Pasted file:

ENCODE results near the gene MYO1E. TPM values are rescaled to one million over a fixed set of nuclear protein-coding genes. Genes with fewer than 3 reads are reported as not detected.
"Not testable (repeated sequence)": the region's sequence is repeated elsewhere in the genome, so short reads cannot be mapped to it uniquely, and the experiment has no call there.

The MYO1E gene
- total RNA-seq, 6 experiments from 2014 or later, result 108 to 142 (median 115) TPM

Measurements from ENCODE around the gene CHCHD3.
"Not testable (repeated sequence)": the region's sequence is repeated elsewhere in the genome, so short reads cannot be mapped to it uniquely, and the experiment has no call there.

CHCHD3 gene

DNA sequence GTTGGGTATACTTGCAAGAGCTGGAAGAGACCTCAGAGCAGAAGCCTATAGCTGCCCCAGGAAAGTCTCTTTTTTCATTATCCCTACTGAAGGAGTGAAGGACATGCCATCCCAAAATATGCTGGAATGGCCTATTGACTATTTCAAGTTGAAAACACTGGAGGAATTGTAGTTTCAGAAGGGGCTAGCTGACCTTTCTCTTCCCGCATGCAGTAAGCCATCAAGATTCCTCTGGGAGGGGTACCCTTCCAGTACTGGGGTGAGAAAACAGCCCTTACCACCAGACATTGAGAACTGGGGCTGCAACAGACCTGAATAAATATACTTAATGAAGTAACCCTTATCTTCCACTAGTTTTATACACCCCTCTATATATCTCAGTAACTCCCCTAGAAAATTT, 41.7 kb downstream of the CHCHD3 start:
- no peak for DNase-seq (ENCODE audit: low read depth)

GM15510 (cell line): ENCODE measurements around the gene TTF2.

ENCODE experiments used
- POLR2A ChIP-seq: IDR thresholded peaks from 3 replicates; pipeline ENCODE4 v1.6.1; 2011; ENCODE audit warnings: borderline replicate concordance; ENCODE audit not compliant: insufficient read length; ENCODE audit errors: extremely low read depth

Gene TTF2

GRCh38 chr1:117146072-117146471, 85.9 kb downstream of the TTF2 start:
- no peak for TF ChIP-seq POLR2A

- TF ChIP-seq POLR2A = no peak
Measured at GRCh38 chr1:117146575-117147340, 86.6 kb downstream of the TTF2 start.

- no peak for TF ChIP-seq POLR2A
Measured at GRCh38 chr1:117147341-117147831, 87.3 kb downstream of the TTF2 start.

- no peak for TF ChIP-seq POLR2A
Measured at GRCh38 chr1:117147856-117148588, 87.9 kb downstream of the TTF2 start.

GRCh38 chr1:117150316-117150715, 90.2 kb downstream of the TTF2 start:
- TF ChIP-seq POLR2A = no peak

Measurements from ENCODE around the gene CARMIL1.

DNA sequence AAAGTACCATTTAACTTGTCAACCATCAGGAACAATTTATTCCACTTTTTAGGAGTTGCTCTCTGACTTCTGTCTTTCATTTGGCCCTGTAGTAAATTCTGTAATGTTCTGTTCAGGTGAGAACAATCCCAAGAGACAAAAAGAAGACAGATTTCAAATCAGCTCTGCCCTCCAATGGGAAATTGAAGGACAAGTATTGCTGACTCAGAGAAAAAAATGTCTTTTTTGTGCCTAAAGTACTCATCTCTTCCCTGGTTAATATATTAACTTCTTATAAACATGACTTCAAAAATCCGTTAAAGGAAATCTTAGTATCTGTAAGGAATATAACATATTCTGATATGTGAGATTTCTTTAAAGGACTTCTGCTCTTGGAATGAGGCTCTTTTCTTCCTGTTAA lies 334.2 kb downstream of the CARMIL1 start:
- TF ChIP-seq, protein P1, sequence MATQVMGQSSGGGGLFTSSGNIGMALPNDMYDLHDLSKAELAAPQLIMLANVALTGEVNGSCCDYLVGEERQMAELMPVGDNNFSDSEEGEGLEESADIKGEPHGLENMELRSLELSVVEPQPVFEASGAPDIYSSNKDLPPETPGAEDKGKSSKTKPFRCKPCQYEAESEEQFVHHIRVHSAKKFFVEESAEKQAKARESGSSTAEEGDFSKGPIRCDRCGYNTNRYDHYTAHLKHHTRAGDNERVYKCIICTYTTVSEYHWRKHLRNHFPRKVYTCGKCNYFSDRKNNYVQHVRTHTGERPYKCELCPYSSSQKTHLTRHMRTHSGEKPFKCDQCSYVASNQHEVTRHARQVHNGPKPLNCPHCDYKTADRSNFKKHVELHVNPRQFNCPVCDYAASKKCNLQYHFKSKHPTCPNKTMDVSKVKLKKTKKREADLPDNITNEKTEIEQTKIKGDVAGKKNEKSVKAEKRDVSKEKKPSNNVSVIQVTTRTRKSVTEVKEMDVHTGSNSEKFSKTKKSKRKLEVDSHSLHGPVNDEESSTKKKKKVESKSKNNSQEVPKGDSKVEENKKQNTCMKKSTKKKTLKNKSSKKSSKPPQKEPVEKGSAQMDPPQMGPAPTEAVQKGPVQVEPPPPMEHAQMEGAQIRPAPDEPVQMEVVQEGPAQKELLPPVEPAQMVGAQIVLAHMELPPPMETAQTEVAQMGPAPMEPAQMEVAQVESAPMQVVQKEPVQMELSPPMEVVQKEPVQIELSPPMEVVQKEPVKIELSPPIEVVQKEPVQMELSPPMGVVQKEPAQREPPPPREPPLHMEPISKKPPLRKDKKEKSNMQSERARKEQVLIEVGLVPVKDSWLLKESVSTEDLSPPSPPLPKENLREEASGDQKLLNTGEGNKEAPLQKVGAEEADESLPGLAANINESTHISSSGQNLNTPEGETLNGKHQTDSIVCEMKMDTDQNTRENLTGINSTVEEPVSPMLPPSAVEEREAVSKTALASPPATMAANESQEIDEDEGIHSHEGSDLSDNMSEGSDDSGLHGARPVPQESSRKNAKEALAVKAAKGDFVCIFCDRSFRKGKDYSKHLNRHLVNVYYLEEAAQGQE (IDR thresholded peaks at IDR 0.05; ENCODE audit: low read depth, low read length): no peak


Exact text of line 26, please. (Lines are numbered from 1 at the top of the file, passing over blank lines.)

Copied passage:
- TF ChIP-seq, protein P1, sequence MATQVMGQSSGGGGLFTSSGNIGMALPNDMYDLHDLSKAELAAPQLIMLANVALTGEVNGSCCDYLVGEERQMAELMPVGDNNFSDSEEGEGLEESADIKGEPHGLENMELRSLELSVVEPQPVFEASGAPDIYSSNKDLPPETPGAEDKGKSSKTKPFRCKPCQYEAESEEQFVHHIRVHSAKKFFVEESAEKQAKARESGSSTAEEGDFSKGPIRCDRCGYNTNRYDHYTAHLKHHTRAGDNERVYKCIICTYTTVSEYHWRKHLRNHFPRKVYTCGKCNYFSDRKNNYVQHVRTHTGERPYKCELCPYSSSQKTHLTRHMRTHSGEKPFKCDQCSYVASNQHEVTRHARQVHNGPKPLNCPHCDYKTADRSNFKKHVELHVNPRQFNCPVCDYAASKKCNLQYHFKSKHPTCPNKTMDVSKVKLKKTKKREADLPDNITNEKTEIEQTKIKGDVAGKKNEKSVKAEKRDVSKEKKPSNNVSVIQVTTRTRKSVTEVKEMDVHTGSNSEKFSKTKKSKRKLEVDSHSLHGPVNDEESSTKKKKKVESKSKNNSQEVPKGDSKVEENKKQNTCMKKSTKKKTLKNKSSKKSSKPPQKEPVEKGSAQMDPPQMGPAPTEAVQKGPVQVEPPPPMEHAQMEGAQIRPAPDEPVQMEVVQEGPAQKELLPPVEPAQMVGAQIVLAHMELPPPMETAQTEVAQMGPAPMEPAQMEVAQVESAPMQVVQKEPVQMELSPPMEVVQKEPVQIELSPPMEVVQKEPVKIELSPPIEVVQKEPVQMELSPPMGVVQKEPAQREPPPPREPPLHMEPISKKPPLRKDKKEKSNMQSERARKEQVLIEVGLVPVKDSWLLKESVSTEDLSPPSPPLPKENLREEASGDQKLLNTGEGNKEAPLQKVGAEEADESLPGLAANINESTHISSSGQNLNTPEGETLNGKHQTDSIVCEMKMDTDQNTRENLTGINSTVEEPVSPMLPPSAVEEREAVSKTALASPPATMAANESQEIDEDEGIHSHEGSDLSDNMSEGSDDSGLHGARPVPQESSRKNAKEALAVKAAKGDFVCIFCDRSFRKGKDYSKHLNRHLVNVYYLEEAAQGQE (IDR thresholded peaks at IDR 0.05; ENCODE audit: low read depth, low read length): no peak